Hypnotherapist and life coach Kerry Dolan explores the difference between acting on impulse and tuning into our human intuition
Have you ever had a sudden, overwhelming urge to dive into the local bakers for a sweet treat? Did you ever follow an impulse to do something kind for a stranger? Do you sometimes find yourself saying something in anger that you later regret?
An impulse is a decision made without thinking. It’s usually driven by an emotional response to an obvious external trigger: caving in and eating the family pack of crisps; succumbing to the alluring stranger; hitting ‘buy now’ in response to the tempting ad that popped up on your Insta – these are examples of acting on impulse, not intuition. Your inner wisdom is not guiding you to eat more junk food, buy more fast fashion or hurl insults at the woman who took your parking space.
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That’s not to say that impulsivity is always a bad thing. Sometimes, our urges lead us to do wonderful things, but it can be a bit hit and miss so it’s definitely worth keeping tabs on – running it past your rational thinking mind or your intuition first.
What’s the difference between intuition and impulse?
Intuition and impulse are often confused, but there are subtle differences that you can learn to recognise. Intuition is an inner knowing that doesn’t require conscious thinking. It doesn’t have the urgency that characterises impulse and it’s not driven by emotions or whims. It is a quiet, solid wisdom that arises when we tune into ourselves. It’s in-tuition: your inner teacher.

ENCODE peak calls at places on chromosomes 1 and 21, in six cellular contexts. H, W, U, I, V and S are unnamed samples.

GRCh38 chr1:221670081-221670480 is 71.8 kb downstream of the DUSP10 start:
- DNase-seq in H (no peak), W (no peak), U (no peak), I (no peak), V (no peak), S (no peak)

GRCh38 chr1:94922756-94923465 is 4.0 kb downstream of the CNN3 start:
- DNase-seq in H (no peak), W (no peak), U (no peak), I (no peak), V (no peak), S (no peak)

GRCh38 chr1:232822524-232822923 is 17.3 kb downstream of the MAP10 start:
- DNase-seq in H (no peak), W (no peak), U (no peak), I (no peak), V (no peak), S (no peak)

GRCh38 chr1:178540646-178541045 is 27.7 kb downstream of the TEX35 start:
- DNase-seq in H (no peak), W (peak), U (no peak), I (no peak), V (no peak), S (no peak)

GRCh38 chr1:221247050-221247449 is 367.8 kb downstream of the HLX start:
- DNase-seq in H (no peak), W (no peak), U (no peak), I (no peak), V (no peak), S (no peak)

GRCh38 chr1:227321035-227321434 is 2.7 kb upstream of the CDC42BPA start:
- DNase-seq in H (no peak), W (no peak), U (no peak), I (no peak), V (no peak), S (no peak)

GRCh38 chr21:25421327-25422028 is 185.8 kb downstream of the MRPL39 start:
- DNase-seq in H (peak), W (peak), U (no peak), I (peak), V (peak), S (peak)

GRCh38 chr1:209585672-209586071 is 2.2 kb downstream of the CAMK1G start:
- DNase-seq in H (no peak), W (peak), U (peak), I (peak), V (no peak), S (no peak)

Until recently, not much was known about intuition. For many, what can’t be seen, proven and documented scientifically, is dismissed.
The science of intuition
When you see a poppy unexpectedly bursting through a crack in the pavement, it seems unsupported, but only because you don’t see the vast network of roots and nutrients spreading out beneath the crack. Even a small gap can open up a wealth of resources. Our intuition, like the poppy, seems unsupported and therefore unreliable because we can’t see that its strong roots are tapping into a vast and intelligent unconscious mind. It provides access to a lifetime of experience and wisdom that cannot possibly be held in our conscious minds.
Research suggests that our brains are, essentially, prediction machines. The unconscious mind is a supercomputer, able to access the sum total of our individual and genetic experience in an instant, comparing it with incoming sensory information and making rapid calculations about what will come next. In comparison, the conscious thought process – the one we are consciously aware of – is far more cumbersome.
Which explains why, as Professor Hodgkins, leader of a research project on intuition at Leeds University, says, “People usually experience true intuition when they are under severe time pressure or in a situation of information overload or acute danger, where conscious analysis of the situation may be difficult or impossible.”
One example he cites is of a Formula One driver who braked suddenly as he approached a hairpin bend. He couldn’t explain his action, but it led him to avoid a pile-up and, arguably, saved his life.
“The driver couldn’t explain why he felt he should stop, but the urge was much stronger than his desire to win the race,” Professor Hodgkinson explains. “The driver underwent forensic analysis by psychologists afterwards, where he was shown a video to mentally relive the event.
In hindsight, he realised that the crowd, which would have normally been cheering him on, wasn’t looking at him coming up to the bend but was looking the other way in a static, frozen way. That was the cue. He didn’t consciously process this, but he knew something was wrong and stopped in time.”
Both conscious and unconscious thought are crucial to human thinking. The two styles are complementary and work well when we learn to employ them together. When even science is championing intuition, it is surely time to harness this connection with our deeper wisdom.